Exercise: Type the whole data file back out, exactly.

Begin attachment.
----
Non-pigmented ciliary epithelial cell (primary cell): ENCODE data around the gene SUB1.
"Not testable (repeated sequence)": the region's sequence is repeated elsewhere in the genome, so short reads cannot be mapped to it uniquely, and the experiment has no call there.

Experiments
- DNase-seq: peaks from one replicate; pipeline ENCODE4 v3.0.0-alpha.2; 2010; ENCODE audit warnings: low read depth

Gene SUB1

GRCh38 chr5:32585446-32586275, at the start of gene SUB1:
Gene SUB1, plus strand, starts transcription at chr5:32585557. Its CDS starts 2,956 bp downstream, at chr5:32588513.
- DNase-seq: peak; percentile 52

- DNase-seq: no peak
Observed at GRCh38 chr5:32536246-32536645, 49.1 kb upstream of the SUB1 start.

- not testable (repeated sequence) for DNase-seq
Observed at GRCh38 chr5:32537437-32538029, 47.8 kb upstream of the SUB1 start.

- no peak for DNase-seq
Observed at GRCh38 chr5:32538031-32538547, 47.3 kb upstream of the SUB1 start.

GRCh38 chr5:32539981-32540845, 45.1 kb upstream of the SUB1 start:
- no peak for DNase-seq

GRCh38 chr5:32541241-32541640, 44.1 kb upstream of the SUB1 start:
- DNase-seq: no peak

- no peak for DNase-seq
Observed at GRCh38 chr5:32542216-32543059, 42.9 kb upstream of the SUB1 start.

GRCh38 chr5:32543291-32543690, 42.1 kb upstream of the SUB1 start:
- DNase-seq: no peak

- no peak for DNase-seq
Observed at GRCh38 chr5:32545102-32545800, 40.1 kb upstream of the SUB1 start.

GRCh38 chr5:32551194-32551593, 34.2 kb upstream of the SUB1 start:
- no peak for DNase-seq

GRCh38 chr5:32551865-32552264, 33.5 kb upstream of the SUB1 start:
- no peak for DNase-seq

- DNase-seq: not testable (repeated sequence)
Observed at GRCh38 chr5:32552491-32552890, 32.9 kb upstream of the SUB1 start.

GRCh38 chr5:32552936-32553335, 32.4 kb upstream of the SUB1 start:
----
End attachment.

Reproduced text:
Non-pigmented ciliary epithelial cell (primary cell): ENCODE data around the gene SUB1.
"Not testable (repeated sequence)": the region's sequence is repeated elsewhere in the genome, so short reads cannot be mapped to it uniquely, and the experiment has no call there.

Experiments
- DNase-seq: peaks from one replicate; pipeline ENCODE4 v3.0.0-alpha.2; 2010; ENCODE audit warnings: low read depth

Gene SUB1

GRCh38 chr5:32585446-32586275, at the start of gene SUB1:
Gene SUB1, plus strand, starts transcription at chr5:32585557. Its CDS starts 2,956 bp downstream, at chr5:32588513.
- DNase-seq: peak; percentile 52

- DNase-seq: no peak
Observed at GRCh38 chr5:32536246-32536645, 49.1 kb upstream of the SUB1 start.

- not testable (repeated sequence) for DNase-seq
Observed at GRCh38 chr5:32537437-32538029, 47.8 kb upstream of the SUB1 start.

- no peak for DNase-seq
Observed at GRCh38 chr5:32538031-32538547, 47.3 kb upstream of the SUB1 start.

GRCh38 chr5:32539981-32540845, 45.1 kb upstream of the SUB1 start:
- no peak for DNase-seq

GRCh38 chr5:32541241-32541640, 44.1 kb upstream of the SUB1 start:
- DNase-seq: no peak

- no peak for DNase-seq
Observed at GRCh38 chr5:32542216-32543059, 42.9 kb upstream of the SUB1 start.

GRCh38 chr5:32543291-32543690, 42.1 kb upstream of the SUB1 start:
- DNase-seq: no peak

- no peak for DNase-seq
Observed at GRCh38 chr5:32545102-32545800, 40.1 kb upstream of the SUB1 start.

GRCh38 chr5:32551194-32551593, 34.2 kb upstream of the SUB1 start:
- no peak for DNase-seq

GRCh38 chr5:32551865-32552264, 33.5 kb upstream of the SUB1 start:
- no peak for DNase-seq

- DNase-seq: not testable (repeated sequence)
Observed at GRCh38 chr5:32552491-32552890, 32.9 kb upstream of the SUB1 start.

GRCh38 chr5:32552936-32553335, 32.4 kb upstream of the SUB1 start: